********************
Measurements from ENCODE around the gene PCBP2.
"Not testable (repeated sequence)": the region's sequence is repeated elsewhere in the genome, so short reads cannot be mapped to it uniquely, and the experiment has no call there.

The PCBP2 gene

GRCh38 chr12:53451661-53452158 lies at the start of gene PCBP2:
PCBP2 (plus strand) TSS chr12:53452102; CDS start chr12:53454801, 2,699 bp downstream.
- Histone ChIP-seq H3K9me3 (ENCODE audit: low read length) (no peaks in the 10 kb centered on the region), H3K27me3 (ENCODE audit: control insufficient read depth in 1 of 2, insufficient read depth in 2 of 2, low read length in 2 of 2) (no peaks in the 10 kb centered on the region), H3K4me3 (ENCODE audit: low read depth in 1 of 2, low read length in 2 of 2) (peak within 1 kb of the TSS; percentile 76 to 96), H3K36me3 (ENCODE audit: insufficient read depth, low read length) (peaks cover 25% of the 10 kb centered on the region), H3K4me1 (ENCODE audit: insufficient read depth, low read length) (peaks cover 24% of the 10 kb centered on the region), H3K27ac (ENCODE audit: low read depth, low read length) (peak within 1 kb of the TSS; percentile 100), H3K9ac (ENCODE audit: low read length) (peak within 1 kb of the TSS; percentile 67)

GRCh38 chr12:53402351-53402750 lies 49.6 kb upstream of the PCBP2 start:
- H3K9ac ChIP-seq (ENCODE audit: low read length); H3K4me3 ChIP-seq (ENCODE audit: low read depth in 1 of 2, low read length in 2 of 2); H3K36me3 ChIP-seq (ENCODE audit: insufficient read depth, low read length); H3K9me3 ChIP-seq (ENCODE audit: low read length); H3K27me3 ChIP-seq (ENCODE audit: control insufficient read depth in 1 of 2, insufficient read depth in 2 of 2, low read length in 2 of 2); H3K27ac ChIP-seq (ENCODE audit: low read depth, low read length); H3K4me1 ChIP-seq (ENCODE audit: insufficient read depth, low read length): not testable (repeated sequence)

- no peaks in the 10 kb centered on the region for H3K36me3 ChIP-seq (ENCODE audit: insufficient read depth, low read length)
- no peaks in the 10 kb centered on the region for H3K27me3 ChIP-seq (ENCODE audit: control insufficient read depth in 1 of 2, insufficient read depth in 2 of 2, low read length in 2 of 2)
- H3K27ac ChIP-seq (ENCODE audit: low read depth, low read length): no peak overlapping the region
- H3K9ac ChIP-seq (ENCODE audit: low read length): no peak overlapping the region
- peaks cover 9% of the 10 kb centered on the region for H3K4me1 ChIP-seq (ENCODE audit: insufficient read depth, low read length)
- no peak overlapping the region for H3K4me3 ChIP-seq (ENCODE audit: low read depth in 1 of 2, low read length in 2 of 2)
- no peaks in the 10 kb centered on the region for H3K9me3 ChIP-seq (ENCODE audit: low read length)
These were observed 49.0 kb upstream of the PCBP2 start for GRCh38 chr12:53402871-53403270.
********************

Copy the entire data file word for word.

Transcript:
Measurements from ENCODE around the gene PCBP2.
"Not testable (repeated sequence)": the region's sequence is repeated elsewhere in the genome, so short reads cannot be mapped to it uniquely, and the experiment has no call there.

The PCBP2 gene

GRCh38 chr12:53451661-53452158 lies at the start of gene PCBP2:
PCBP2 (plus strand) TSS chr12:53452102; CDS start chr12:53454801, 2,699 bp downstream.
- Histone ChIP-seq H3K9me3 (ENCODE audit: low read length) (no peaks in the 10 kb centered on the region), H3K27me3 (ENCODE audit: control insufficient read depth in 1 of 2, insufficient read depth in 2 of 2, low read length in 2 of 2) (no peaks in the 10 kb centered on the region), H3K4me3 (ENCODE audit: low read depth in 1 of 2, low read length in 2 of 2) (peak within 1 kb of the TSS; percentile 76 to 96), H3K36me3 (ENCODE audit: insufficient read depth, low read length) (peaks cover 25% of the 10 kb centered on the region), H3K4me1 (ENCODE audit: insufficient read depth, low read length) (peaks cover 24% of the 10 kb centered on the region), H3K27ac (ENCODE audit: low read depth, low read length) (peak within 1 kb of the TSS; percentile 100), H3K9ac (ENCODE audit: low read length) (peak within 1 kb of the TSS; percentile 67)

GRCh38 chr12:53402351-53402750 lies 49.6 kb upstream of the PCBP2 start:
- H3K9ac ChIP-seq (ENCODE audit: low read length); H3K4me3 ChIP-seq (ENCODE audit: low read depth in 1 of 2, low read length in 2 of 2); H3K36me3 ChIP-seq (ENCODE audit: insufficient read depth, low read length); H3K9me3 ChIP-seq (ENCODE audit: low read length); H3K27me3 ChIP-seq (ENCODE audit: control insufficient read depth in 1 of 2, insufficient read depth in 2 of 2, low read length in 2 of 2); H3K27ac ChIP-seq (ENCODE audit: low read depth, low read length); H3K4me1 ChIP-seq (ENCODE audit: insufficient read depth, low read length): not testable (repeated sequence)

- no peaks in the 10 kb centered on the region for H3K36me3 ChIP-seq (ENCODE audit: insufficient read depth, low read length)
- no peaks in the 10 kb centered on the region for H3K27me3 ChIP-seq (ENCODE audit: control insufficient read depth in 1 of 2, insufficient read depth in 2 of 2, low read length in 2 of 2)
- H3K27ac ChIP-seq (ENCODE audit: low read depth, low read length): no peak overlapping the region
- H3K9ac ChIP-seq (ENCODE audit: low read length): no peak overlapping the region
- peaks cover 9% of the 10 kb centered on the region for H3K4me1 ChIP-seq (ENCODE audit: insufficient read depth, low read length)
- no peak overlapping the region for H3K4me3 ChIP-seq (ENCODE audit: low read depth in 1 of 2, low read length in 2 of 2)
- no peaks in the 10 kb centered on the region for H3K9me3 ChIP-seq (ENCODE audit: low read length)
These were observed 49.0 kb upstream of the PCBP2 start for GRCh38 chr12:53402871-53403270.